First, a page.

In the UAE, cultural factors have a great impact on design management. To avoid disputes, clarification is always necessary to ensure that the client is satisfied with the cultural considerations to be put in place before the hand-over of the project to the contractor. In many cases, the consultant is best placed to anticipate cultural issues that may arise in the post-design phase. The ideal way of avoiding such problems is to cooperate with the client as much as possible during the formative stages of design management. Some of the main cultural issues affecting project implementation deadlines in the UAE include language barriers, formalities and protocols, wrong time estimates, and communication with the client.

One of the biggest practical problems in the UAE construction industry today is disputes arising from delay claims. As a pioneer in the Middle East as far as the construction industry is concerned, UAE must look for ways of ensuring that disputes relating to delay claims do not occur in the first place. Meanwhile, clear dispute resolution mechanisms should be outlined for reference purposes in the unfortunate event that such disputes occur.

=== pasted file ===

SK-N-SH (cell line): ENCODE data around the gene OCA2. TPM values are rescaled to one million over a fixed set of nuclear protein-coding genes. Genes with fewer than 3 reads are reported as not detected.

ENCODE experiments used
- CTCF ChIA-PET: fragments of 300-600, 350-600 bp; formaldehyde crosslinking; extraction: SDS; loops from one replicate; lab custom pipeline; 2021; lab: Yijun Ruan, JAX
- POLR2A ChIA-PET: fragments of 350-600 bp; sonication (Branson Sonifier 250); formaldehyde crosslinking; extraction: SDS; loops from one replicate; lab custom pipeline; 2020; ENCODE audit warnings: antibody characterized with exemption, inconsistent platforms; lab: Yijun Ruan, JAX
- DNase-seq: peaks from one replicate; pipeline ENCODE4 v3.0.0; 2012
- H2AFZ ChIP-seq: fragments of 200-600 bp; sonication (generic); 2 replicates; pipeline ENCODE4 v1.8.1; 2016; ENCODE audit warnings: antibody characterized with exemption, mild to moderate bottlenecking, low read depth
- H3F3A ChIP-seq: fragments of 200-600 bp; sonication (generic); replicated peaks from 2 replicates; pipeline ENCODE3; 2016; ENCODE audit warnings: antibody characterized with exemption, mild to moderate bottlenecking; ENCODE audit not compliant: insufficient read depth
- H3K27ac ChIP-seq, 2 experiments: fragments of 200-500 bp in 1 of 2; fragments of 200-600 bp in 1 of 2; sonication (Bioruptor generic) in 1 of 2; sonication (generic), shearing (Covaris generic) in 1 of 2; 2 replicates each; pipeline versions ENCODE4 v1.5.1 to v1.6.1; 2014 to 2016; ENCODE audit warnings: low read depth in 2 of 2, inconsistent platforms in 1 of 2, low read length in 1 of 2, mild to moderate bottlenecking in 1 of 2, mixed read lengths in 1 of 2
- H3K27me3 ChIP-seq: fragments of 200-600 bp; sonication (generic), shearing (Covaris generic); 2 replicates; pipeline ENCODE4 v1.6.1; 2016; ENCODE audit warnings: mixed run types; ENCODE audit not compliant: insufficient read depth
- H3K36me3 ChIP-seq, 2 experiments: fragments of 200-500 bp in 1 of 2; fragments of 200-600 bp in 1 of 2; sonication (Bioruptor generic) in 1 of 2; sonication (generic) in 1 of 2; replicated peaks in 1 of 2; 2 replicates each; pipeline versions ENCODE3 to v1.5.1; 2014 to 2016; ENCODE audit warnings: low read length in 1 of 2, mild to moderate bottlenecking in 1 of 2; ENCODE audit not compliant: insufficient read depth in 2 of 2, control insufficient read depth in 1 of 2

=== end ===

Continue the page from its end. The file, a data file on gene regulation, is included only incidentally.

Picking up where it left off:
Consultant engineers must work with clients using delay analysis techniques to ensure that rogue contractors do not submit claims for unnecessary delays for selfish gain. Consultants must promote the development of best practices and adherence to international standards when addressing the problem of project delays. This is an important step especially given that many contractors are willing to pay huge sums to specialists to prove their point regarding the need for project delays. In conclusion, consultants should be very vigilant on clauses that deal with change orders, extra work conditions, disputes, and delay at the commencement of a construction project.